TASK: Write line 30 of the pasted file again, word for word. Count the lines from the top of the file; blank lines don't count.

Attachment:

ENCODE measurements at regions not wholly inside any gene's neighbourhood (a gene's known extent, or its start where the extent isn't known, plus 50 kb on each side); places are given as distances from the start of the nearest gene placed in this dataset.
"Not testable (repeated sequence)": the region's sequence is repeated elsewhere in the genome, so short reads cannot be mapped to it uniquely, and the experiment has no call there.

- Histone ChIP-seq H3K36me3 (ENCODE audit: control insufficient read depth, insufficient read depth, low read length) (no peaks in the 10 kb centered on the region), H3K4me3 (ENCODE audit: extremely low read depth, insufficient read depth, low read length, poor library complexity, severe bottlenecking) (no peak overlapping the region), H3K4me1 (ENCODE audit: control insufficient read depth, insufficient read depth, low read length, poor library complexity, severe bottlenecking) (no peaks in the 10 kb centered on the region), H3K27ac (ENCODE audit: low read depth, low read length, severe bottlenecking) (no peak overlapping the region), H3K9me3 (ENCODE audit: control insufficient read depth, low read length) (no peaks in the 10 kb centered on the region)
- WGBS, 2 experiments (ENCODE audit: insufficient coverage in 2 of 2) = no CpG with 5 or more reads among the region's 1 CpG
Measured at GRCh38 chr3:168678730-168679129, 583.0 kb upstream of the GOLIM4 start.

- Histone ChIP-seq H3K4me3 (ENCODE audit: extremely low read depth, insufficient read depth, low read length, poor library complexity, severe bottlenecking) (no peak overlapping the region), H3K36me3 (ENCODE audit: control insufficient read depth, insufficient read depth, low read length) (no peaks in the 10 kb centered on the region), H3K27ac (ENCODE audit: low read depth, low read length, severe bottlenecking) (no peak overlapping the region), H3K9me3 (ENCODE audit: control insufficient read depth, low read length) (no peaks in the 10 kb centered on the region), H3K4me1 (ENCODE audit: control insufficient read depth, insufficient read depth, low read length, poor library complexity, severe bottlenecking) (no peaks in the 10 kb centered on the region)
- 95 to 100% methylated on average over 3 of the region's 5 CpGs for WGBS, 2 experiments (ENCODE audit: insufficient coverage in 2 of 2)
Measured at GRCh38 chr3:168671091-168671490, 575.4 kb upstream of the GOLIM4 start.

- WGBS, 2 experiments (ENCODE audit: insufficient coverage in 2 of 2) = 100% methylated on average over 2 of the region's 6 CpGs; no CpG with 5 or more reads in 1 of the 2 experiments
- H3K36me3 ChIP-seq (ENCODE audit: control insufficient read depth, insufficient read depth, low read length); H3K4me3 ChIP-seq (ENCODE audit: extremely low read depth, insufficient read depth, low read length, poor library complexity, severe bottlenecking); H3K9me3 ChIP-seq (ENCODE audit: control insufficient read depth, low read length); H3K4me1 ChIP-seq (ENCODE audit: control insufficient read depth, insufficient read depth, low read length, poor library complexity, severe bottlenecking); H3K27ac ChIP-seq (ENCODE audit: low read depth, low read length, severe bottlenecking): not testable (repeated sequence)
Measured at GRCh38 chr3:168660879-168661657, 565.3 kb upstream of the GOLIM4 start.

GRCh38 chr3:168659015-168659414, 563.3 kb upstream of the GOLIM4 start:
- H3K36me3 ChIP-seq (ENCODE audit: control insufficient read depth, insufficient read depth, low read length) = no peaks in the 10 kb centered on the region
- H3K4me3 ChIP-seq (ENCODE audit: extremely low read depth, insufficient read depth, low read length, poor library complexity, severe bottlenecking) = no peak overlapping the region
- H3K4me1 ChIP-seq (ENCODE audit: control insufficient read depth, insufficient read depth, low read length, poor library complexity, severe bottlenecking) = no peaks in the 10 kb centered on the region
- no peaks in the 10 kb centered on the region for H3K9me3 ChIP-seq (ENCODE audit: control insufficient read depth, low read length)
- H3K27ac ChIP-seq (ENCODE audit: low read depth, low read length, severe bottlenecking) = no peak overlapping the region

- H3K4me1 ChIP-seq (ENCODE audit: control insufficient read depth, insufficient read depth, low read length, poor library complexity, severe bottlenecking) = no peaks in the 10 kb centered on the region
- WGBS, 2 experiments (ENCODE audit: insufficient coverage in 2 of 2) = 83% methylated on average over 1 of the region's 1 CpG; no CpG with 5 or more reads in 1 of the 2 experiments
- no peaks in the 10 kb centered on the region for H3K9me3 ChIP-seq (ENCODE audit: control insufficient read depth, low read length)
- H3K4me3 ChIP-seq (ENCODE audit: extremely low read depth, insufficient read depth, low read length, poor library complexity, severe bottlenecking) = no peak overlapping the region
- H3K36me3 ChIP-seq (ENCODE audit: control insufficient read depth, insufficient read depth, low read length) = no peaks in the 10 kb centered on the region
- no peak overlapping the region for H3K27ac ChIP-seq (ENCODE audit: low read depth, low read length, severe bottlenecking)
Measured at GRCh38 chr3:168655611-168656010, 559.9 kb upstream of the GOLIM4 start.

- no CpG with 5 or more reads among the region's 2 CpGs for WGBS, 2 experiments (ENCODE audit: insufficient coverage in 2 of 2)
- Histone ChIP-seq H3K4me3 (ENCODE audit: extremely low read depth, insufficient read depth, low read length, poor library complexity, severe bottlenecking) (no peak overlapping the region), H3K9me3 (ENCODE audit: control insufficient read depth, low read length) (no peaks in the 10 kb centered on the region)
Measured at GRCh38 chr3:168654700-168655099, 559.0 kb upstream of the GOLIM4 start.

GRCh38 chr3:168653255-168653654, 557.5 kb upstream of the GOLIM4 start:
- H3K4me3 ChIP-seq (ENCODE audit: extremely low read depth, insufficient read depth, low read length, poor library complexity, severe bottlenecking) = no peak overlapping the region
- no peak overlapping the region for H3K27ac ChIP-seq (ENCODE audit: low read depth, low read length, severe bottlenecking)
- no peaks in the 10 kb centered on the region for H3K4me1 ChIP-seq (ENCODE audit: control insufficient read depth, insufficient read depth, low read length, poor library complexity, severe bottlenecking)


- no peak overlapping the region for H3K27ac ChIP-seq (ENCODE audit: low read depth, low read length, severe bottlenecking)